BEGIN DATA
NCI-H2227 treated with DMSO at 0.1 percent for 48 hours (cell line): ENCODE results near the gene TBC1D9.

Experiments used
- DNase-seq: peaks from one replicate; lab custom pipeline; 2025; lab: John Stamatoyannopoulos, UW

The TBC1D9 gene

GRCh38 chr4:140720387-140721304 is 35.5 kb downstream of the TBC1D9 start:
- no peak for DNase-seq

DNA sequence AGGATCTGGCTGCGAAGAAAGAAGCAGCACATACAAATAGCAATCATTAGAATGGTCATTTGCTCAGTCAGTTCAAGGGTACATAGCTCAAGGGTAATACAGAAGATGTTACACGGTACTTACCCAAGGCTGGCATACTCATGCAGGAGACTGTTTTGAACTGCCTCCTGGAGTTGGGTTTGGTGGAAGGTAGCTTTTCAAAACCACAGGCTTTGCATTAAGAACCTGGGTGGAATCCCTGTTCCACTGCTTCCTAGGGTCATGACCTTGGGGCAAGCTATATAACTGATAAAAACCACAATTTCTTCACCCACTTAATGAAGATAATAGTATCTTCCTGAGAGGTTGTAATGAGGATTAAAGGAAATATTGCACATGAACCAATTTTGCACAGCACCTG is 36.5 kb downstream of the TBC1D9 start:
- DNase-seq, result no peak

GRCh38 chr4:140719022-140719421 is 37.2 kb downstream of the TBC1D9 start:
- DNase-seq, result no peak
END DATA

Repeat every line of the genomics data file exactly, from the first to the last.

NCI-H2227 treated with DMSO at 0.1 percent for 48 hours (cell line): ENCODE results near the gene TBC1D9.

Experiments used
- DNase-seq: peaks from one replicate; lab custom pipeline; 2025; lab: John Stamatoyannopoulos, UW

The TBC1D9 gene

GRCh38 chr4:140720387-140721304 is 35.5 kb downstream of the TBC1D9 start:
- no peak for DNase-seq

DNA sequence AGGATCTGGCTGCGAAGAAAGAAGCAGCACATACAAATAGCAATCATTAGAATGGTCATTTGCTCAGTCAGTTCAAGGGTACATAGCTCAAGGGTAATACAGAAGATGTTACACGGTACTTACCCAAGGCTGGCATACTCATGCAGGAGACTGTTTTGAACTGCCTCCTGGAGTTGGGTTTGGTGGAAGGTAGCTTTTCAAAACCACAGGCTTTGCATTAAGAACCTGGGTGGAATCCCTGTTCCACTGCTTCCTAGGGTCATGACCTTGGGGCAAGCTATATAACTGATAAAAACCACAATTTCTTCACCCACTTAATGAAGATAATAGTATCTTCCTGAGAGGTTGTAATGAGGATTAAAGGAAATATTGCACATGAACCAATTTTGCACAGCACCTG is 36.5 kb downstream of the TBC1D9 start:
- DNase-seq, result no peak

GRCh38 chr4:140719022-140719421 is 37.2 kb downstream of the TBC1D9 start:
- DNase-seq, result no peak